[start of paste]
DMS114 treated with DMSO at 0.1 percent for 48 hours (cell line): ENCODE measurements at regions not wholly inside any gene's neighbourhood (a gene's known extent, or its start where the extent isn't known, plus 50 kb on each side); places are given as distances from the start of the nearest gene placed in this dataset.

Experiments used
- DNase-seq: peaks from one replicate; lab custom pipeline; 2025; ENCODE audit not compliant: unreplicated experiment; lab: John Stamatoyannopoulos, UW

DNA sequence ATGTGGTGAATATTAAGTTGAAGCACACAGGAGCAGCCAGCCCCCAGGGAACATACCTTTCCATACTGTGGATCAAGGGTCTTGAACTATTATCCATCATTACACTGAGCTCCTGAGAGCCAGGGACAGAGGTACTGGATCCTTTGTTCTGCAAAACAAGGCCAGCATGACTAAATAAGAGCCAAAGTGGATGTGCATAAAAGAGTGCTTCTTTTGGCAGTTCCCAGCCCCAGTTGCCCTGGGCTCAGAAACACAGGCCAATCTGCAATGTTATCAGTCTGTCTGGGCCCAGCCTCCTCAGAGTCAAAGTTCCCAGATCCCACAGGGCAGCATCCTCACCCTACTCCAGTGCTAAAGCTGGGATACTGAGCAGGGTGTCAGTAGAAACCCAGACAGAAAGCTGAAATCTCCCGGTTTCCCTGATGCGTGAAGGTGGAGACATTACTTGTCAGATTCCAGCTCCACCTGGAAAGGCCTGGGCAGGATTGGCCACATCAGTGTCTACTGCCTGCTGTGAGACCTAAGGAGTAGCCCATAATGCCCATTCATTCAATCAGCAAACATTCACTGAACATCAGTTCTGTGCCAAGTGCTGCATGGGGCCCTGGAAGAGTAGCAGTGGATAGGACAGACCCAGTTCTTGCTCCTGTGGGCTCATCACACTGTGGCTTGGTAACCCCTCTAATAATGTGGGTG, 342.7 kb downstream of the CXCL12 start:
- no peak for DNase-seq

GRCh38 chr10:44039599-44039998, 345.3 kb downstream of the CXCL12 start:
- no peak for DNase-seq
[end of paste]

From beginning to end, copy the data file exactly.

DMS114 treated with DMSO at 0.1 percent for 48 hours (cell line): ENCODE measurements at regions not wholly inside any gene's neighbourhood (a gene's known extent, or its start where the extent isn't known, plus 50 kb on each side); places are given as distances from the start of the nearest gene placed in this dataset.

Experiments used
- DNase-seq: peaks from one replicate; lab custom pipeline; 2025; ENCODE audit not compliant: unreplicated experiment; lab: John Stamatoyannopoulos, UW

DNA sequence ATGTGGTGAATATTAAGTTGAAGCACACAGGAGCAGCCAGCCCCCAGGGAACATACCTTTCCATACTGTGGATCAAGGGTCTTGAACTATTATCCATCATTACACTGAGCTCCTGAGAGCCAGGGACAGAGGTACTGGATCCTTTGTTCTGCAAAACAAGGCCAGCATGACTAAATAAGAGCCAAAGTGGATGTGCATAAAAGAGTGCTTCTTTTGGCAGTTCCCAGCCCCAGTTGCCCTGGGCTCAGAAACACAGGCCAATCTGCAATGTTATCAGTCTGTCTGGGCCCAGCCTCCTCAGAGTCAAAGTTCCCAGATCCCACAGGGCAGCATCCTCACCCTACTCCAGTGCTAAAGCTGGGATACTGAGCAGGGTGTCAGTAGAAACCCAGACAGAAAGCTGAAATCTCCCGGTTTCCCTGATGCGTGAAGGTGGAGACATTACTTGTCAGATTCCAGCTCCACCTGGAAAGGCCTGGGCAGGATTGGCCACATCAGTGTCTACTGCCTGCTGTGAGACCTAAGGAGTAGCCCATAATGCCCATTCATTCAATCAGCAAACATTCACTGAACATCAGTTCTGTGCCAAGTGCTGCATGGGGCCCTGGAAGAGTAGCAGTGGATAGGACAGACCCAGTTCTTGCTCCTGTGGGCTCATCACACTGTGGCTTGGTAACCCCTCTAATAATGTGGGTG, 342.7 kb downstream of the CXCL12 start:
- no peak for DNase-seq

GRCh38 chr10:44039599-44039998, 345.3 kb downstream of the CXCL12 start:
- no peak for DNase-seq